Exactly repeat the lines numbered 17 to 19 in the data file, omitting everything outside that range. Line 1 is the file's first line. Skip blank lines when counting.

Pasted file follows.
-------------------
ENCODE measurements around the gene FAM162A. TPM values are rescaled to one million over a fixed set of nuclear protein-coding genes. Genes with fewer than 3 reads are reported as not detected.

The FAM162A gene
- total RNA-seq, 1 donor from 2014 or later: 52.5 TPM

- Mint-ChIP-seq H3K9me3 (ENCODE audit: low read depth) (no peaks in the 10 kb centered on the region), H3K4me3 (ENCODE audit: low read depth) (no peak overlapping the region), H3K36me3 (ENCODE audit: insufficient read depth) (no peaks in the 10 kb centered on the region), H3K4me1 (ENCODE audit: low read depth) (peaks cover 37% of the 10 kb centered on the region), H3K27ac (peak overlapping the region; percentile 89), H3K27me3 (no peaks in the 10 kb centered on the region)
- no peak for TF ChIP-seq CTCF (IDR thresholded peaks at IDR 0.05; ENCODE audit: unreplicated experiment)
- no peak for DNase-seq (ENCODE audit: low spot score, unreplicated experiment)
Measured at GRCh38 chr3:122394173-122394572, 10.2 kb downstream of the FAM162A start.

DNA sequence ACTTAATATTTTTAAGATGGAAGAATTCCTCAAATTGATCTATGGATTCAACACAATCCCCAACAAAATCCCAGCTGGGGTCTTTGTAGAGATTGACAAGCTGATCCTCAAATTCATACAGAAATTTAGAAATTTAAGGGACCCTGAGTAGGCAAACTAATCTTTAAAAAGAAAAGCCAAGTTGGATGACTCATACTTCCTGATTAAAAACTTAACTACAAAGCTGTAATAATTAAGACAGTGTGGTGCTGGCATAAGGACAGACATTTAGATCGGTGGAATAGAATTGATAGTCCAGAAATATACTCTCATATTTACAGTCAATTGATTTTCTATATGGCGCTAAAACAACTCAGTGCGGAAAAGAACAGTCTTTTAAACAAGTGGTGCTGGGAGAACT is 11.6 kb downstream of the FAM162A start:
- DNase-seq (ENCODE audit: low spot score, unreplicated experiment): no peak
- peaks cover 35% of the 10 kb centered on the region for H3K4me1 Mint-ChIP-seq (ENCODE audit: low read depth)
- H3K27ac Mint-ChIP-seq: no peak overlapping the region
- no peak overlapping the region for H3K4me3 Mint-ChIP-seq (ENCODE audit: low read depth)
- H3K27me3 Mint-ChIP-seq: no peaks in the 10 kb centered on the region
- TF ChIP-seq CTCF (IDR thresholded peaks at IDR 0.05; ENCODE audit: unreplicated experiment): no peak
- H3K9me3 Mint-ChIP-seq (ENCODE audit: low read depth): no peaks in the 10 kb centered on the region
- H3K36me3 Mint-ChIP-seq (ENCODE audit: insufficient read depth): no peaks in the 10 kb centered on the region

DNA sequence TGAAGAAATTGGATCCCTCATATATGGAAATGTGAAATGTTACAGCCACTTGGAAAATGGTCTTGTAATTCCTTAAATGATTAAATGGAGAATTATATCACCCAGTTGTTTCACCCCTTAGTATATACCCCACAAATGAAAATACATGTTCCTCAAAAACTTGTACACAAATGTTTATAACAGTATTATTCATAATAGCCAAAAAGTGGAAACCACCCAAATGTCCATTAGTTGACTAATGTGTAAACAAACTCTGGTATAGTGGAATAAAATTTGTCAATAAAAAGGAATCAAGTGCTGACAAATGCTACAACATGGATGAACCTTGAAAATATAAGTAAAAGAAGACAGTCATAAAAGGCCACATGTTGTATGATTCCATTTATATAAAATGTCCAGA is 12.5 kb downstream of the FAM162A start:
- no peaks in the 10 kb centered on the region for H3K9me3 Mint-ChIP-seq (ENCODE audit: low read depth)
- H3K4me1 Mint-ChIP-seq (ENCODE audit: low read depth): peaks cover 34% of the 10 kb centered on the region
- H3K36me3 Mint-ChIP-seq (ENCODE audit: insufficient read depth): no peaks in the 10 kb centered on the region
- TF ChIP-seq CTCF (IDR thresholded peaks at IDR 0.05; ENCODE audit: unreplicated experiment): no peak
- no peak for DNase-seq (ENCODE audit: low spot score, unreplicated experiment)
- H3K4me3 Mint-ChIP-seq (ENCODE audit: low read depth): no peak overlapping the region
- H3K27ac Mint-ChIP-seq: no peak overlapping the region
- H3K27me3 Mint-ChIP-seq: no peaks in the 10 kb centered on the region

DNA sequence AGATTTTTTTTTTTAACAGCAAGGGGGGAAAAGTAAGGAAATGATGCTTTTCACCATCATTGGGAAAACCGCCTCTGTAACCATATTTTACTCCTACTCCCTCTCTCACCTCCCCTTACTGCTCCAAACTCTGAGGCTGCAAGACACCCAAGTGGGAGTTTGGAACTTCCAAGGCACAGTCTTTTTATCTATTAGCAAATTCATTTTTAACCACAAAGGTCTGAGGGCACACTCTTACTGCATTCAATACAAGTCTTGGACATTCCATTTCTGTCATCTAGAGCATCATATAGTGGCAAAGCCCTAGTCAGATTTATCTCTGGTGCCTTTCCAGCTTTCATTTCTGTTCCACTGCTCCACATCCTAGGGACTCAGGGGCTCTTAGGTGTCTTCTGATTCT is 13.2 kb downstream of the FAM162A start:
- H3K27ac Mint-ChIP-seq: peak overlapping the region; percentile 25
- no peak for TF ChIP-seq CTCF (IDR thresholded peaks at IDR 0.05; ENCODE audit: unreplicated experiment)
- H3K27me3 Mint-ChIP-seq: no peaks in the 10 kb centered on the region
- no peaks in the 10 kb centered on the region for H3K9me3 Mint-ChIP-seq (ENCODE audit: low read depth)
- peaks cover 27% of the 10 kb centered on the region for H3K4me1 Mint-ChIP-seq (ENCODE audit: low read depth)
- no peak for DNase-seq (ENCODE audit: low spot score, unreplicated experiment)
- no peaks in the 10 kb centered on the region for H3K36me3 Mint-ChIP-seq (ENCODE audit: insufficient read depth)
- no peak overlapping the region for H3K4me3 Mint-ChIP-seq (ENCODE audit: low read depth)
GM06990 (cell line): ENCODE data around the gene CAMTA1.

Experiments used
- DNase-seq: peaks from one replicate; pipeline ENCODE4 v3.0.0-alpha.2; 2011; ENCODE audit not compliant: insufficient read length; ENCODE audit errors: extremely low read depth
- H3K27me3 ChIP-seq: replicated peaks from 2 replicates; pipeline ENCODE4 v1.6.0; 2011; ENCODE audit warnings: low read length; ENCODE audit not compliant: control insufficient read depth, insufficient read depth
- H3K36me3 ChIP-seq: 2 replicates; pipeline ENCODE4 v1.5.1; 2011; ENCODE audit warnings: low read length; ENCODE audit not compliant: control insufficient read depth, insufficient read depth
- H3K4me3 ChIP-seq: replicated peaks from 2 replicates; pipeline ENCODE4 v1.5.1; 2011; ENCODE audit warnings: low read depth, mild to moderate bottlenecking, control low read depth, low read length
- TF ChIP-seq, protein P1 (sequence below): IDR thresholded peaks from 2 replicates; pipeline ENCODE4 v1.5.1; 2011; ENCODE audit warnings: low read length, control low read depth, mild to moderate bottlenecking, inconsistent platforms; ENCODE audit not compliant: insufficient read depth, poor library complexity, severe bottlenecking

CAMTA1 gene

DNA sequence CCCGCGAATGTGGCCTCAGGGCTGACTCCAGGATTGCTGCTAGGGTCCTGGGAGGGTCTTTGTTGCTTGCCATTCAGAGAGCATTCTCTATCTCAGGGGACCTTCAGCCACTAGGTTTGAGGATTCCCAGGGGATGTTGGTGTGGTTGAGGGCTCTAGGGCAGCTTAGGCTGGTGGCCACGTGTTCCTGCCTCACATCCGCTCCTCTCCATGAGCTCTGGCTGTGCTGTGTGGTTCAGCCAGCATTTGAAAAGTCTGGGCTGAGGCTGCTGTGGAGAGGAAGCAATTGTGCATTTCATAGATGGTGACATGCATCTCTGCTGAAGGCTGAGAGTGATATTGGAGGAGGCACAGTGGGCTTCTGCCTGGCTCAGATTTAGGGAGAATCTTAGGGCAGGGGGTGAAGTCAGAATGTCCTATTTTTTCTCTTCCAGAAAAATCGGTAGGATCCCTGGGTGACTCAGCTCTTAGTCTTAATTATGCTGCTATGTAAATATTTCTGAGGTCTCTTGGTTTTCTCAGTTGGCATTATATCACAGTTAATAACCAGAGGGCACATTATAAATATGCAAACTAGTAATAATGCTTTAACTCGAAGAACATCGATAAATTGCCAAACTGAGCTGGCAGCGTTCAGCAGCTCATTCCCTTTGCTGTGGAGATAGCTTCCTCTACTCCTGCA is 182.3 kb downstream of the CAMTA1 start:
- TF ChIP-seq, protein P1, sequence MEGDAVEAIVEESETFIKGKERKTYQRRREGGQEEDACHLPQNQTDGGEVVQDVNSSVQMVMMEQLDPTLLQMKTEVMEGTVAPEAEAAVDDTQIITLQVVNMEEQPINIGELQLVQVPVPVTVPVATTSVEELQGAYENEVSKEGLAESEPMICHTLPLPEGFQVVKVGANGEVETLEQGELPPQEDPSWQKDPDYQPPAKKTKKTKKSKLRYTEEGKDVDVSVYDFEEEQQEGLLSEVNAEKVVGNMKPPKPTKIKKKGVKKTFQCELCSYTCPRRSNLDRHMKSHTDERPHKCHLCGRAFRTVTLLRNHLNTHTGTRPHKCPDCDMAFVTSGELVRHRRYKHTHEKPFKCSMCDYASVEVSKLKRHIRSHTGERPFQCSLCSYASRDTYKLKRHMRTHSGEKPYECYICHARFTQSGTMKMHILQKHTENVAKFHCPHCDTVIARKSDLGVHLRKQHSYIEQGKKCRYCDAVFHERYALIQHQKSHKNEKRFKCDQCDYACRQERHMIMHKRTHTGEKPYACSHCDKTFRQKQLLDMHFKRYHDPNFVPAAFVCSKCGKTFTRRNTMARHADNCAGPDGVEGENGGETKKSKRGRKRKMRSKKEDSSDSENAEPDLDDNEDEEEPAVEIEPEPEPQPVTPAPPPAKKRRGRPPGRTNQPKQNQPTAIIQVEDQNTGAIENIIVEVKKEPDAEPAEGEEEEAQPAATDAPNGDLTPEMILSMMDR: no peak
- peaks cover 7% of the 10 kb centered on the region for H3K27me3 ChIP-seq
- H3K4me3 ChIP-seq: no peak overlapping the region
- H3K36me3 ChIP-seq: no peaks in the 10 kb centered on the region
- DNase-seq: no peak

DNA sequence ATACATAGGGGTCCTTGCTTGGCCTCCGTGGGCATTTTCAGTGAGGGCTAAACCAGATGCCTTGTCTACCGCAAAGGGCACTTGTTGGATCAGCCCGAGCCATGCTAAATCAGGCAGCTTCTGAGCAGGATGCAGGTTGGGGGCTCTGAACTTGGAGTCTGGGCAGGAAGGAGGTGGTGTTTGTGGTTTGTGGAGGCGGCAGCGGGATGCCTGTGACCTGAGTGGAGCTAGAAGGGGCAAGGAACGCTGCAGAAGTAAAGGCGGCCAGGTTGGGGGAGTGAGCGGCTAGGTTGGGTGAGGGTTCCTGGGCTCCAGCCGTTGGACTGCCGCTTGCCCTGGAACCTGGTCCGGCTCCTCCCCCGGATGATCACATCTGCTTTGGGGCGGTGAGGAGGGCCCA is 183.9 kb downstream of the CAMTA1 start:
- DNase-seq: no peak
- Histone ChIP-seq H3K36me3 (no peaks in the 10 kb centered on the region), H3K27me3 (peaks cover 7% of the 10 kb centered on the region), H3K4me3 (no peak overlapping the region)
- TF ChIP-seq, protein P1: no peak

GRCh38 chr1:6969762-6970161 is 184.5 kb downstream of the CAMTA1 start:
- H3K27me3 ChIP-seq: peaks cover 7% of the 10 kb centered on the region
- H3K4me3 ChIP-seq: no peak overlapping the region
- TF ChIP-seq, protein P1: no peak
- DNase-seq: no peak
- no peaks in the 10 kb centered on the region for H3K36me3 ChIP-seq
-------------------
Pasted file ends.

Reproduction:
DNA sequence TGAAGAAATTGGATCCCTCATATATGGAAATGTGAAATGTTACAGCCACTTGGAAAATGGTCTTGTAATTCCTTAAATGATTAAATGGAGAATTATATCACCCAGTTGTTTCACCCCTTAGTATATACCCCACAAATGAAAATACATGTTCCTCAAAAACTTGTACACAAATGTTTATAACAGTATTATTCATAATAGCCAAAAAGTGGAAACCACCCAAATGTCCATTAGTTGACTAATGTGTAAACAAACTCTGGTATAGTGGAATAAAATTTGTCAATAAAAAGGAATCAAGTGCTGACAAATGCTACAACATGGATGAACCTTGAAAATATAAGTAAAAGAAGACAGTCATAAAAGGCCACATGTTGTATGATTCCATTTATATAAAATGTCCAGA is 12.5 kb downstream of the FAM162A start:
- no peaks in the 10 kb centered on the region for H3K9me3 Mint-ChIP-seq (ENCODE audit: low read depth)
- H3K4me1 Mint-ChIP-seq (ENCODE audit: low read depth): peaks cover 34% of the 10 kb centered on the region